Over the last few years the police have been using the large commercial DNA databases to help them find criminals. The highest profile case was their use of DNA to find the Golden State Killer (1970’s and 1980’s murders; captured in 2018). They did that by running a DNA sample against GEDMatch, one of the smaller DNA databases.
They don’t need to find an exact match. Even if they find a cousin or other relative, it dramatically reduces the pool of suspects from a few billion to maybe a couple hundred.
What they usually do not have is an exact match (although that would be helpful).
Privacy advocates are concerned that currently, law enforcement can just ask some of the DNA providers “hey, I got me some DNA, can you see if you have any close matches”. It does not require a court order – no judicial review.
Some DNA services, like GEDMatch, are very helpful and don’t need no stinkin’ warrant. Other services, like 23 and Me, want a warrant.
In either case, if there is a warrant, then the data is available. In the case of the Golden State Killer, some distant relative got tested which dramatically narrowed down the pool of suspects and bingo, they caught the guy.
This year two states enacted laws regarding the use of DNA searches by law enforcement.
Two very different states.
After the use of the database for catching crooks – sometimes very bad crooks – a couple of the services said that the police could only search against users who opted in to that kind of use.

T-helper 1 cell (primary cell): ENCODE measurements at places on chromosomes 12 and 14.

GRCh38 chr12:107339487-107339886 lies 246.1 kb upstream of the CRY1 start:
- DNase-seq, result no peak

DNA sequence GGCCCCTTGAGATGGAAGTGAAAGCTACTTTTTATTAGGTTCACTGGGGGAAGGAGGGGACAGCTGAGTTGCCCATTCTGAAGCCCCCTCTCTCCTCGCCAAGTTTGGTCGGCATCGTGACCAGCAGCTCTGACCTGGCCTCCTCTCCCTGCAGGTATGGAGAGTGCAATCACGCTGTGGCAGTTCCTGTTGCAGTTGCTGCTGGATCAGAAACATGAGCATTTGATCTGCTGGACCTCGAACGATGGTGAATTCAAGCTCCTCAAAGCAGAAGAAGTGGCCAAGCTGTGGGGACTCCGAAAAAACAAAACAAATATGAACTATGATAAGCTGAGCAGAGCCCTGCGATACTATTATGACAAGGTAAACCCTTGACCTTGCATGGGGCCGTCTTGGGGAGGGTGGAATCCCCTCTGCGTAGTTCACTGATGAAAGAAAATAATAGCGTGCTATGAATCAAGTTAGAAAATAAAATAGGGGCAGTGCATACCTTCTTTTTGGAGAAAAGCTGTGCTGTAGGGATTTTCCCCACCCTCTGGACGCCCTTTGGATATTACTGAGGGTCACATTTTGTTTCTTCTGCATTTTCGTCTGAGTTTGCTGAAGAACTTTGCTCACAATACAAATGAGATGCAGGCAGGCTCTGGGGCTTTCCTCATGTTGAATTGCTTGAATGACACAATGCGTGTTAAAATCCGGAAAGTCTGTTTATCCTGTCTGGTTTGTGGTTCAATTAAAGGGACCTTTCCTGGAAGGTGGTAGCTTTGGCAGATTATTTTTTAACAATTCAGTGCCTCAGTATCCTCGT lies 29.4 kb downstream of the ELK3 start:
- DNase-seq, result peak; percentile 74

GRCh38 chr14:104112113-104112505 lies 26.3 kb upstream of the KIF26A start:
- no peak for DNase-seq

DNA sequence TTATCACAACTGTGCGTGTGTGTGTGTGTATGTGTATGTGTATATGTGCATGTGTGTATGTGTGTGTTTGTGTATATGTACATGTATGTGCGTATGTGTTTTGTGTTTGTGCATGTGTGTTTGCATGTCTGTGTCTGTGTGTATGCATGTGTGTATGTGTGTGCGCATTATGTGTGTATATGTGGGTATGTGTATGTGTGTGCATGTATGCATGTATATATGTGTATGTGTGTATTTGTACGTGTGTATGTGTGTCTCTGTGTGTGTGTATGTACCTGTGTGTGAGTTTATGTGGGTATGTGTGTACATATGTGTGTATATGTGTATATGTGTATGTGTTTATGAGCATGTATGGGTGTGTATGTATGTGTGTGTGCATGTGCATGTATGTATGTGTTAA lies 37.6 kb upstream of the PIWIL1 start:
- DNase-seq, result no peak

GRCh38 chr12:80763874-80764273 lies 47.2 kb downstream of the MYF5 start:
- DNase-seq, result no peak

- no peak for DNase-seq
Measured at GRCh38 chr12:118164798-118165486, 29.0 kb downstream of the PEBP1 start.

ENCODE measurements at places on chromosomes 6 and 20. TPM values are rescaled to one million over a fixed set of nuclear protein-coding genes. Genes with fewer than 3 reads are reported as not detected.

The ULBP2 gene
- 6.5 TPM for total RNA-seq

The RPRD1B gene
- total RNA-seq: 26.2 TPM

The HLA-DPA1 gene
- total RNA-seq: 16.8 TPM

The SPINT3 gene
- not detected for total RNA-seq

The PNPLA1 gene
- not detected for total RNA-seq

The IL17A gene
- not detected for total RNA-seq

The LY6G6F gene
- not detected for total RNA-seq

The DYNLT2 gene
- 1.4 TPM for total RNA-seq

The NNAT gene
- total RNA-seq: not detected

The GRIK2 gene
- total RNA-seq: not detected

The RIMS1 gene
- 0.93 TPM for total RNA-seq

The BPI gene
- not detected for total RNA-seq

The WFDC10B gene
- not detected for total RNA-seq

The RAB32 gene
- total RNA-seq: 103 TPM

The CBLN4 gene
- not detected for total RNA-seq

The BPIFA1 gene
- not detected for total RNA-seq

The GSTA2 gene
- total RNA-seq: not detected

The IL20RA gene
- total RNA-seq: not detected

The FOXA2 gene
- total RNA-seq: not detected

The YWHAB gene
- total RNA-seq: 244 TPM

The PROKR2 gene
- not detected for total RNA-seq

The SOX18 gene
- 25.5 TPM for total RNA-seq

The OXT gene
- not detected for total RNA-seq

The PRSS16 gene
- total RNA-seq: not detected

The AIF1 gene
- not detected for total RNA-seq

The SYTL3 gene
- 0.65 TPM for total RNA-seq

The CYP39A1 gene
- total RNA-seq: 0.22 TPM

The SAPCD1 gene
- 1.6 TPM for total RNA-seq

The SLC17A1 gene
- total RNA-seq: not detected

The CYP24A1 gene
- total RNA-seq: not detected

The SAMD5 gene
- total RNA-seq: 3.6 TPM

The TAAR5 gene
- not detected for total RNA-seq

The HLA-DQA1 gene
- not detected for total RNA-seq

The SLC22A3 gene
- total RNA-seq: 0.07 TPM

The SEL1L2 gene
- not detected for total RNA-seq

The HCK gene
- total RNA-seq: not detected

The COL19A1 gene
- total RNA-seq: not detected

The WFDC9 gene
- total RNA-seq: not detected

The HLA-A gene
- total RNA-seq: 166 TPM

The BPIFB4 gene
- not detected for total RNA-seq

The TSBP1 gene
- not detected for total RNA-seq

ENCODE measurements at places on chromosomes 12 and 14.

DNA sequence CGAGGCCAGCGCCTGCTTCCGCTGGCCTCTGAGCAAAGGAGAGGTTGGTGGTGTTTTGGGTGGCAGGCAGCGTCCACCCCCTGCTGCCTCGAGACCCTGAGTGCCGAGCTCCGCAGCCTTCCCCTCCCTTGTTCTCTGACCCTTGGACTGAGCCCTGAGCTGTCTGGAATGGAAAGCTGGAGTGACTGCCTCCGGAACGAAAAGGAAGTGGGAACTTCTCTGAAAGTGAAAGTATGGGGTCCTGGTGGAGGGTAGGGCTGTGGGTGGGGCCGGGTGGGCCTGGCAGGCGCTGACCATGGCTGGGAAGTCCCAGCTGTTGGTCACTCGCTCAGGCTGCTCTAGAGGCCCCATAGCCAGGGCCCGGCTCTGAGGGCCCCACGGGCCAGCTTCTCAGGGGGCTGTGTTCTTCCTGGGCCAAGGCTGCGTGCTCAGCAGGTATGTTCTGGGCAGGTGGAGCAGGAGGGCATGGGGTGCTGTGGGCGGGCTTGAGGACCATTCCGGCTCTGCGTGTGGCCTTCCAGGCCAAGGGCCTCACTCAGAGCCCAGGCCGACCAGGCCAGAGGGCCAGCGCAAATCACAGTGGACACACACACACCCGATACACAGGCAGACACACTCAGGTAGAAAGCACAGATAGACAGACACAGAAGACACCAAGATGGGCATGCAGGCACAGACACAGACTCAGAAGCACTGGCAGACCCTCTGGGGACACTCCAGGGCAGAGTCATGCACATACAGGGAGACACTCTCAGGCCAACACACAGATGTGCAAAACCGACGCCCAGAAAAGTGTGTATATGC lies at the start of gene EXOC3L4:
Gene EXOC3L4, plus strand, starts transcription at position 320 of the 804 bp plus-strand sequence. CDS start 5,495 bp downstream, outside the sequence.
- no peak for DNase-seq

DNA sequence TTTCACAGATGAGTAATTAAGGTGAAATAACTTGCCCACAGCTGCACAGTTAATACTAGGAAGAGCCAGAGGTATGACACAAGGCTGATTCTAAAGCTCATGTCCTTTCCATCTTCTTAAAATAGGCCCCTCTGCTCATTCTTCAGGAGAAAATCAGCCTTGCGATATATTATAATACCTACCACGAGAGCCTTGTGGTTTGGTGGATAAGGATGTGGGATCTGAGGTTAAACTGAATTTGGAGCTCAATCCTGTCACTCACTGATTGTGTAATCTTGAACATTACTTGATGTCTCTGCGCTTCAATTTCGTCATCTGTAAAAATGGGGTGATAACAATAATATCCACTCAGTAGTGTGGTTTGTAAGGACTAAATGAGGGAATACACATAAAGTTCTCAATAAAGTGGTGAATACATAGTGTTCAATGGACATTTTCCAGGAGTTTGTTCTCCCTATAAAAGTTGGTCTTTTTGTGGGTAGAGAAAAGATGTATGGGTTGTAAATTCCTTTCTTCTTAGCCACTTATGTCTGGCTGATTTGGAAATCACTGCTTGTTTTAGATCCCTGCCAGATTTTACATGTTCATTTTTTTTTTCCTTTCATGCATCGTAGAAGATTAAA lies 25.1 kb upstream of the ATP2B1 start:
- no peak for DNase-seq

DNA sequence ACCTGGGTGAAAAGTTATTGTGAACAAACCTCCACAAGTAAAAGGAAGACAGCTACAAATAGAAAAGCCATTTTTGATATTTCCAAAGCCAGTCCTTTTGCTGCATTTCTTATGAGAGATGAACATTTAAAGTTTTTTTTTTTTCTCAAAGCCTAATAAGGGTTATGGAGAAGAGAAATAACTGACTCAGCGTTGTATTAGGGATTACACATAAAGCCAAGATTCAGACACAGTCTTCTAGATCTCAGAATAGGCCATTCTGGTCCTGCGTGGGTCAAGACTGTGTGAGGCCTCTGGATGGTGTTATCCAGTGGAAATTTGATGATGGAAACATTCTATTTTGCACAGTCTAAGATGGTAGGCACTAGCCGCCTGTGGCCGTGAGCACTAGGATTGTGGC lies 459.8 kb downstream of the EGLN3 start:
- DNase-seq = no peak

Of course, the default is that you are opted in automatically, so probably 3 people in the world know there is option to opt out and one of them chose that option, assuming he could find out where that option was.
To make things more interesting, GEDMatch was recently acquired by a crime scene DNA company.
What is real is that the technique works. Nevada police recently used the database to identify a victim and a murder trial started last month for a man identified through GEDMatch.
Utah introduced a bill banning the practice entirely. Washington state considered requiring law enforcement to get court orders. Neither of these are law yet.
Montana did pass a law and requires the police to get a warrant. The challenge in getting a warrant is that the police have no idea whether the DNA is in any given database, making it hard to get a judge to sign on the dotted line.
Maryland now requires a judge’s order. They also limit the use to murder, kidnapping and human trafficking. And, they also have some additional requirements.
This is still early in the lawmaking sausage-grinding process, so expect a fair number of variations as the sausage (law) is being made. Ultimately, we will strike the right balance. In the meantime it is still pretty much the wild west. Credit: The Verge